Interview with Roz Kidman Cox, wildlife and environmental writer
To give you some insight into the judging process and what kinds of things the judges consider in the selection process, we recently interviewed Roz Kidman Cox. Roz has been involved with the competition since 1981 and judged 32 of them. Here's what she has to say:
1. What’s more important – good equipment or a good eye?
Roz: Top equipment doesn’t make a top photographer – if it did, everyone would be taking marvellous pictures. With wild subjects, you do need certain lenses to get close enough for certain pictures. So equipment can be a limiting factor, for underwater photography in particular. But without a good eye and some heart and soul, you need a lot of luck to take a truly top shot.
2. Can you describe the moment you’ve found a winning photo? How does it make you feel? What makes a photo stand out?
Roz: It can be truly exciting to see a beautiful or outstanding picture make it to the top – that’s part of the joy of judging. (And there is often real sadness when a picture doesn’t quite make it.) Originality is often a crucial element. But it isn’t everything. A good picture has to last – and last – and move you every time you see it.
3. Can you tell the difference between an amateur of professional photo?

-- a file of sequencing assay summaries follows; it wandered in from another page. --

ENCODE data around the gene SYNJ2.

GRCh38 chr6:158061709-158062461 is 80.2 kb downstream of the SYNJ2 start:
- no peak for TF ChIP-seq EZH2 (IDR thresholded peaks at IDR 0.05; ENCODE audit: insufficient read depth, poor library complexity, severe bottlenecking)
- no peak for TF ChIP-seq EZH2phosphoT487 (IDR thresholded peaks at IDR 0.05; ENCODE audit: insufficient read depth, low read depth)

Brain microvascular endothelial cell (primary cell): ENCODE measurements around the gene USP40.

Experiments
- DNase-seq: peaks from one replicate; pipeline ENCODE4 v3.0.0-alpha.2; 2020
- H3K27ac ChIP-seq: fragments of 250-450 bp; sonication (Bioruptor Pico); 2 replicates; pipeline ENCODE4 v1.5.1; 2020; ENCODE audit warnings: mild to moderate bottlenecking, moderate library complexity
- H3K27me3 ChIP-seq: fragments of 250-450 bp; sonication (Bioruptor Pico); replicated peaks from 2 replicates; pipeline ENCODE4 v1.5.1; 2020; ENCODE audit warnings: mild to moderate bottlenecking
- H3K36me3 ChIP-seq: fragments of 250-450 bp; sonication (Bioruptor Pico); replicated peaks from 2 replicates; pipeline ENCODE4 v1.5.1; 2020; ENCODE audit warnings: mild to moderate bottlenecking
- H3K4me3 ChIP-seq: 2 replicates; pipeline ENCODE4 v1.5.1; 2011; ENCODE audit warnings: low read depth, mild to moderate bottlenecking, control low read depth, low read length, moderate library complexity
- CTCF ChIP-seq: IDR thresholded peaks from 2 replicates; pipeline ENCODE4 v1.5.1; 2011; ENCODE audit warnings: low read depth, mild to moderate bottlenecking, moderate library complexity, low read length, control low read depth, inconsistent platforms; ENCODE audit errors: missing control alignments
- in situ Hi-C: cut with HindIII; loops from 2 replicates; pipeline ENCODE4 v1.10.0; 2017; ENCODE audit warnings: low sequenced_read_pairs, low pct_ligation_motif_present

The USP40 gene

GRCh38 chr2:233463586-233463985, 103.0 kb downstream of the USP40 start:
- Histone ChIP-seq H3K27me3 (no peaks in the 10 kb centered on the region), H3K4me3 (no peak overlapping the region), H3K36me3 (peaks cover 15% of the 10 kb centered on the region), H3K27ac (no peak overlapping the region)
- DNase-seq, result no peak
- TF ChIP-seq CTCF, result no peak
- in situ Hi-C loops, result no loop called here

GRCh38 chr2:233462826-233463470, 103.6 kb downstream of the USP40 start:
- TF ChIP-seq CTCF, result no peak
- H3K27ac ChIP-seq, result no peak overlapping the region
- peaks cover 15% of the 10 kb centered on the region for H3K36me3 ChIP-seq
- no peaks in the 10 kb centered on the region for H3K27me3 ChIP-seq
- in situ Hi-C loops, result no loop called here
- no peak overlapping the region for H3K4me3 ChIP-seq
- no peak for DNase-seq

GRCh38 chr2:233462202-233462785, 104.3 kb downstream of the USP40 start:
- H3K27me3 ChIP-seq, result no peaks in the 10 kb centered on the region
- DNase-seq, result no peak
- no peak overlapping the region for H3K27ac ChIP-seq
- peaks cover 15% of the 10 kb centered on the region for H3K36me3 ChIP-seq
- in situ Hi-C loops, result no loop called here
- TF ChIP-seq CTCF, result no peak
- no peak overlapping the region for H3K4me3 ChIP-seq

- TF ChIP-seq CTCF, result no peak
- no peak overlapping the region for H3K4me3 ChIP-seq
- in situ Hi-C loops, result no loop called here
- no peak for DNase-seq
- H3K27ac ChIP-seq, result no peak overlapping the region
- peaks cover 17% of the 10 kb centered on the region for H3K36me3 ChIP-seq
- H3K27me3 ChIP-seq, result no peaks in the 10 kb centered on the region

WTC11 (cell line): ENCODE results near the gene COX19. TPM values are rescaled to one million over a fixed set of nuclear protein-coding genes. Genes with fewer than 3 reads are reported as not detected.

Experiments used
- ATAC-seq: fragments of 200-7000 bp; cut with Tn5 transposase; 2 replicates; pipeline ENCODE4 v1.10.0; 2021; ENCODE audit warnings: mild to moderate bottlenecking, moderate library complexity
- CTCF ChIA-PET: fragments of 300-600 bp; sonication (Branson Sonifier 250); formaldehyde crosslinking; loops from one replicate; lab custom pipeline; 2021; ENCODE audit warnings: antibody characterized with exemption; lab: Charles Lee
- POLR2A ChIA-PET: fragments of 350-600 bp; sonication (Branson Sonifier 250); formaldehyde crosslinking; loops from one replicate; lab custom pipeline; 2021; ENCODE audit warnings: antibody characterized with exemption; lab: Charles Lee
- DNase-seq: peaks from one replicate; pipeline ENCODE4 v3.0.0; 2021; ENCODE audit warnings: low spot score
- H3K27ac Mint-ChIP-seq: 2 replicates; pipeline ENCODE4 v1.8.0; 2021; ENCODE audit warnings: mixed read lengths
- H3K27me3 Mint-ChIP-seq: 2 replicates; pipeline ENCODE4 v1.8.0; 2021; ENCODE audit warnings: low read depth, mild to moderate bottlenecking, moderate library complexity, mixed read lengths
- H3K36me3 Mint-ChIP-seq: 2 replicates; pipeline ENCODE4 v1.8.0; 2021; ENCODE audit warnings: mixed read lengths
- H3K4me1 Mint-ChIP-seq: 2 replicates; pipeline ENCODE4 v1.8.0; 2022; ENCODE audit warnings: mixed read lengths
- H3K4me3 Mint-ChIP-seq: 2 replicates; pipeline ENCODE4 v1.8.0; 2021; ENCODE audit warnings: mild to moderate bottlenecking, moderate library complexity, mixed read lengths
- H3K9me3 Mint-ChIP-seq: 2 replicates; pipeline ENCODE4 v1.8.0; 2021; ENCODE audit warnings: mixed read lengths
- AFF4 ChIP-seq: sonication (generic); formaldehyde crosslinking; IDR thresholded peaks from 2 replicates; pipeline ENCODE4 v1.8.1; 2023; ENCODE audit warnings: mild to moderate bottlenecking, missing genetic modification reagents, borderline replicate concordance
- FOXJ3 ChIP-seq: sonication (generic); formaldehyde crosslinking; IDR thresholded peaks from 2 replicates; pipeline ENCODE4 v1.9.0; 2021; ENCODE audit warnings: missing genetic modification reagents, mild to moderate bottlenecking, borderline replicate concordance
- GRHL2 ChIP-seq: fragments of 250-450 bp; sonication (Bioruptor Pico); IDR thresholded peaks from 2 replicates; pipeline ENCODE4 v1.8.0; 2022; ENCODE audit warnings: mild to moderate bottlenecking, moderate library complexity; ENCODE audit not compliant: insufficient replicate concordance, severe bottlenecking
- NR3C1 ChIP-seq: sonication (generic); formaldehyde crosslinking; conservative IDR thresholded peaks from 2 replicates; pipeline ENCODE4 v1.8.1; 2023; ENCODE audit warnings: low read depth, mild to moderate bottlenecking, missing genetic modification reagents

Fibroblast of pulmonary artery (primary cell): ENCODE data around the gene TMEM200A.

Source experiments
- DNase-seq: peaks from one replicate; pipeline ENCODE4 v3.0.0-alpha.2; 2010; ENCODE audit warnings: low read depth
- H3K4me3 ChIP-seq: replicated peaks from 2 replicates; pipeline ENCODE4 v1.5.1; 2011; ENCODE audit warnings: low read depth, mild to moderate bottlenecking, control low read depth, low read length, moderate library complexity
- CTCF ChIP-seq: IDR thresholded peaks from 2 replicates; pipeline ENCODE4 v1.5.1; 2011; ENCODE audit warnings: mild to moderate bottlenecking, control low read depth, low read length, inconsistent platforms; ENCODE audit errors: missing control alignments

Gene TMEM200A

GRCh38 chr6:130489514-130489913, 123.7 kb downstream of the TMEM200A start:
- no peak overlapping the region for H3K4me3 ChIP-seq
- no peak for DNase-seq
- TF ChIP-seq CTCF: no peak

Roz: No, not when it comes to the finals. And that’s the beauty of judging anonymously. Of course, a technically bad picture is not likely to have been entered by a professional, and so in the early stages, it is possible to guess.
4. What are your favourite images from the 2012 competition?
Roz: The winning image this year, Paul Nicklen's Bubble-jetting emperors, is a picture I will never get tired of. And Steve Winter's Last look in his winning Wildlife Photojournalist of the Year sequence, is the most beautiful portrait of one of the last wild Sumatran tigers anyone will see.
Last look by Steve Winter, in the sequence that won him the 2012 Wildlife Photojournalist Award, is one of Roz's favourites from 2012's winners. Steve's challenge to photograph this shy and critically endangered Sumatran tiger was to be in exactly the right position to get the tiger lit up centre-stage in front of the dark forest habitat.
5. Which categories are least popular?
Roz: I’m not sure that ‘popular’ is the right word. If you mean numbers of entries, portraits always comes to the top, presumably because it is far easier to take a good portrait than, say, to take a beautiful shot that also shows behaviour. Among the three behaviour categories, birds always comes out on top, because there are more birds than mammals (and lots of birdwatchers who become bird photographers). But few people seem to specialise in macro-photograph, which is why the ‘other animal’ behaviour category has comparatively few entries. But in terms of popularity of choice, I would suggest urban wildlife is at the bottom, as few people seem to choose to photograph subjects in an urban setting, though it is open to all to do so, whatever your equipment or situation.
6. Why do some photos get moved into different categories?
Roz: If there is a particularly strong picture in a particularly strong category that would do better in another one, we may move it at the very last stages of judging.
7. How likely/unlikely are you to pick photos which raise current political issues?